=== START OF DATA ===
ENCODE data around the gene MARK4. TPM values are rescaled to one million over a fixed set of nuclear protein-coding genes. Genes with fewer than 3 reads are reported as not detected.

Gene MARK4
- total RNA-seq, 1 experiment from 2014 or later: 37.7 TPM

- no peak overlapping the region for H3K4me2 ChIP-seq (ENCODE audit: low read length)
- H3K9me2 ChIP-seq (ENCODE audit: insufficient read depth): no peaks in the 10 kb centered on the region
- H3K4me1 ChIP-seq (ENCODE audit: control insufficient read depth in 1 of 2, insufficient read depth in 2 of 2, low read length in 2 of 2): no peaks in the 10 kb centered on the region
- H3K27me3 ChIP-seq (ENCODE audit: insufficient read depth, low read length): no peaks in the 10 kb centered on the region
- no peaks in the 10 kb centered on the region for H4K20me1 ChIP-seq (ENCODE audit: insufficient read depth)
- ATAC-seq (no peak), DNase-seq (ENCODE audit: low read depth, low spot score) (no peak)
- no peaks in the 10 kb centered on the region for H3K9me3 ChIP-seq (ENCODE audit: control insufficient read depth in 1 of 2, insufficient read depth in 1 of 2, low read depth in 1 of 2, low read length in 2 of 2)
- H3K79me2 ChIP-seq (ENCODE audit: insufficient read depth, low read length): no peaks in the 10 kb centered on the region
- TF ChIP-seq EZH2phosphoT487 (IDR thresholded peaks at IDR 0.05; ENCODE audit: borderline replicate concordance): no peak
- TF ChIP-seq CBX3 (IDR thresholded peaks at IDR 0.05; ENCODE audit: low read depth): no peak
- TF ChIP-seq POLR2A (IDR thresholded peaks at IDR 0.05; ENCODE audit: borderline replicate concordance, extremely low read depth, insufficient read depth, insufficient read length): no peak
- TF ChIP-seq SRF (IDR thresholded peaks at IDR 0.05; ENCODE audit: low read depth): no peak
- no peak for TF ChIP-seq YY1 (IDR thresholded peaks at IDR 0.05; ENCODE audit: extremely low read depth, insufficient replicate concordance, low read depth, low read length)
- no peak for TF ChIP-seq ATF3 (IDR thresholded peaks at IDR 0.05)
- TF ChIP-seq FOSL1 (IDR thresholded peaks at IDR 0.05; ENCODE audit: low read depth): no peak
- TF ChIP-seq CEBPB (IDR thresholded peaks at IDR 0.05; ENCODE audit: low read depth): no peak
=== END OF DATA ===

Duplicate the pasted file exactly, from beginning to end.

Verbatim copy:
ENCODE data around the gene MARK4. TPM values are rescaled to one million over a fixed set of nuclear protein-coding genes. Genes with fewer than 3 reads are reported as not detected.

Gene MARK4
- total RNA-seq, 1 experiment from 2014 or later: 37.7 TPM

- no peak overlapping the region for H3K4me2 ChIP-seq (ENCODE audit: low read length)
- H3K9me2 ChIP-seq (ENCODE audit: insufficient read depth): no peaks in the 10 kb centered on the region
- H3K4me1 ChIP-seq (ENCODE audit: control insufficient read depth in 1 of 2, insufficient read depth in 2 of 2, low read length in 2 of 2): no peaks in the 10 kb centered on the region
- H3K27me3 ChIP-seq (ENCODE audit: insufficient read depth, low read length): no peaks in the 10 kb centered on the region
- no peaks in the 10 kb centered on the region for H4K20me1 ChIP-seq (ENCODE audit: insufficient read depth)
- ATAC-seq (no peak), DNase-seq (ENCODE audit: low read depth, low spot score) (no peak)
- no peaks in the 10 kb centered on the region for H3K9me3 ChIP-seq (ENCODE audit: control insufficient read depth in 1 of 2, insufficient read depth in 1 of 2, low read depth in 1 of 2, low read length in 2 of 2)
- H3K79me2 ChIP-seq (ENCODE audit: insufficient read depth, low read length): no peaks in the 10 kb centered on the region
- TF ChIP-seq EZH2phosphoT487 (IDR thresholded peaks at IDR 0.05; ENCODE audit: borderline replicate concordance): no peak
- TF ChIP-seq CBX3 (IDR thresholded peaks at IDR 0.05; ENCODE audit: low read depth): no peak
- TF ChIP-seq POLR2A (IDR thresholded peaks at IDR 0.05; ENCODE audit: borderline replicate concordance, extremely low read depth, insufficient read depth, insufficient read length): no peak
- TF ChIP-seq SRF (IDR thresholded peaks at IDR 0.05; ENCODE audit: low read depth): no peak
- no peak for TF ChIP-seq YY1 (IDR thresholded peaks at IDR 0.05; ENCODE audit: extremely low read depth, insufficient replicate concordance, low read depth, low read length)
- no peak for TF ChIP-seq ATF3 (IDR thresholded peaks at IDR 0.05)
- TF ChIP-seq FOSL1 (IDR thresholded peaks at IDR 0.05; ENCODE audit: low read depth): no peak
- TF ChIP-seq CEBPB (IDR thresholded peaks at IDR 0.05; ENCODE audit: low read depth): no peak